Monday, May 19, 2014

New Surroundings

From left to right: 
 Dr. Mark Wells (Univ. of Maine), Dr. Charles Trick 
(Western Univ.) and Dr. William Cochlan (RTC-SFSU) 
plan our next sampling station.

The morning began with some of the scientists on the back deck, surveying the outdoor conditions.  It was overcast and cool, but the seas were calm.  After transiting during the night, we stopped at a sampling area that we referred to as Davenport.  It's located over a shallow shelf, with a depth of no more than 100 meters.  It is considered to be a high iron environment.  While we knew that we were about to get busy,  we were amused to see some humpback whales in the distance.  It was as if we were being welcomed to our new surroundings.

From left to right: Charles Wingert, 
Maribel Albarran, Dr.Cochlan 
and Heather Richard (all from 
RTC-SFSU), are discussing
 sampling protocol.

Rachel Vander Giessen 
(Univ. of Washington-APL) is
whale watching while Dr. Wells (Univ. of Maine) 

is removing a messenger weight from 
the recovered GoFlo bottle.
After breakfast, we prepared for our morning CTD profile.  When we perform these casts, we take samples from a variety of depths.  In the case of this morning, we sampled from depths of 90, 75, 50, 30, 15, 10, 5 and 0 meters.  At zero meters, we try to sample just below the surface, which can be challenging due to the ship's rocking motion.  This causes the Rosette to rise and drop within the water column, like someone bobbing a fishing rod in the water.  Keith Shadle, the restech aboard the R/V Melville, will stand watch and keep an eye on submerged equipment while communicating with the winch operator and lab via his hand held radio.  As we communicate over the radio, we call the position of the person we are talking to. For example, if we want Keith to "recover" the Rosette, we would say something like: "deck, this is can recover the package."   His role is to make sure that all of our scientific equipment is operating properly -- our success depends on his help.  He's very personable, and takes the time to ask us questions about our research.

Maribel Albarran (RTC-SFSU) 
is taking nutrient samples from the 
Rosette's bottles.
The acidification experiment 
is underway.
Dr. Wells (Univ. of Maine) and
Dr. Trick (Western Univ.) are
monitoring an incubator.

Brian Bill (NOAA-NWFSC)  is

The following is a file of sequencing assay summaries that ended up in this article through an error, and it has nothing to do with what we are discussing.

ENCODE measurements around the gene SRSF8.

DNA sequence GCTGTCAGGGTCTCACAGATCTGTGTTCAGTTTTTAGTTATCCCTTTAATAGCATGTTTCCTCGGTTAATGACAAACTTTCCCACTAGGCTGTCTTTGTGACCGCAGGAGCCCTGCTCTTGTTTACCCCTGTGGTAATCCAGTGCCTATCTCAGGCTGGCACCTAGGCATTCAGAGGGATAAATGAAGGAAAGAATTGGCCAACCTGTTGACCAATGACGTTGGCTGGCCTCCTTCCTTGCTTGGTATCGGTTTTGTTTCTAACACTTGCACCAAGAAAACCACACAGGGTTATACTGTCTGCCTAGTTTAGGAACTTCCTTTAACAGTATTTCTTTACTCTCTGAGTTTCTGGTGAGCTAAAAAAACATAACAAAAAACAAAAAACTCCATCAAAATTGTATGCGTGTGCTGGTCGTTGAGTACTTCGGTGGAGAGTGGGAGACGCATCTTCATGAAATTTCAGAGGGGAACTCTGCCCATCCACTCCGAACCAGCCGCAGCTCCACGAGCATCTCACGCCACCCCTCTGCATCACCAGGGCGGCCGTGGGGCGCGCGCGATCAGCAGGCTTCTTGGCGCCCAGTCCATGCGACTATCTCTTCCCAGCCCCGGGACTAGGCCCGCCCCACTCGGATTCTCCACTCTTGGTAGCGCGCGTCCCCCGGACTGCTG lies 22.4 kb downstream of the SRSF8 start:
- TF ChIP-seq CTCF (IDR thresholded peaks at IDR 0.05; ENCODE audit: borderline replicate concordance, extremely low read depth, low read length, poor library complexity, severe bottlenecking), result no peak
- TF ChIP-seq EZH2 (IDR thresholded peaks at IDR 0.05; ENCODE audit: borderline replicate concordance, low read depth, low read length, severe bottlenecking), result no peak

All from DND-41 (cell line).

inspecting his sample with his

Much of the buzz today centered around the numerous experiments going on.  The GoFlo bottle is used to take "clean" water for  trace metal analysis.  As soon as it was recovered by Dr. Wells, he took it to a lab known as "the bubble."  There, he will set up his iron experiments.  He uses iron-59, a radioactive isotope that must be carefully handled, to track the movement of iron in phytoplankton. When analyzing his samples, he does so in a lab room called the radiation van (shortened to "rad van").  After donning a white lab coat, special gloves and goggles, he disappears into the rad van to conduct his work.  It is not uncommon for him to be late to dinner so that he may finish his time sensitive work.

Brian Bill (NOAA-NWFSC)and Kathryn Ferguson (NOAA-NWFSC/FSU) are still conducting their domoic acid experiments. Today I noticed while I was processing their samples, that the filters had a much darker green hue to them.  That's usually a good indicator of more "stuff" being in the water.  While I was filtering, Brian was looking at a sample of water recovered by a plankton net.  He connected his laptop to the microscope and recorded the darting objects under the lens.  A  small audience of scientists gathered around Brian to check out the tiny critters that only a few minutes earlier, were drifting in the Pacific. During lunch, Brian confirmed the presence of the neurotoxin, domoic acid, at the station we were sampling in.

CTD recovery.

Chris Ikeda's (RTC-SFSU) acidification experiment is up and running.  After a long evening of final set up and weather proofing of his equipment, he can now shift his attention to the study's progress.  Trey and I filtered the first samples from his experiment immediately after lunch.  This is an important study, so I feel that I have to be extremely careful with my measurements and data records.

Shortly after dinner, Dr. Cochlan held a brief science meeting with us in the ship's library.  He informed us that the sampling in Davenport was complete, and that we will now steam up the coast past San Francisco to a station called the Bodega Line. With several experiments going on at the same time, tomorrow is expected to be busier than today.  Even though we expect to have good weather, he warned us about forgetting to secure our equipment.  It is good practice to be prepared any sea state condition we may face.  Broken glassware is expensive and could severely impact our work. 

Tomorrow will bring new surroundings, new experiences, and possibly new discoveries.  Please check back to keep up with all that is going on with our research and thanks again for reading.

Dr. Cochlan giving an update on the project's progress.


  1. Sounds like everyone on board is utilizing every second of the day. Tell all of them thanks for looking after our oceans.

    1. Thank you Josslyn. "We're taking the pulse of the oceans." ~Dr. Cochlan

  2. I notice that some people wear t-shirts while others have jackets and sweaters. Are the pictures from different times in the day? It doesn't look like you are too far away from the coast, so I imagine the weather would be warming up unless you are far North.

  3. What we wear is mostly personal preference. The pictures are taken throughout the day, so we layer our clothing to suit the conditions. The air temperatures tend to stay in the 50s to 60s during the day, but it's the water that's cold! We've had great weather thus far, although we will continue to move toward Oregon in the next few days.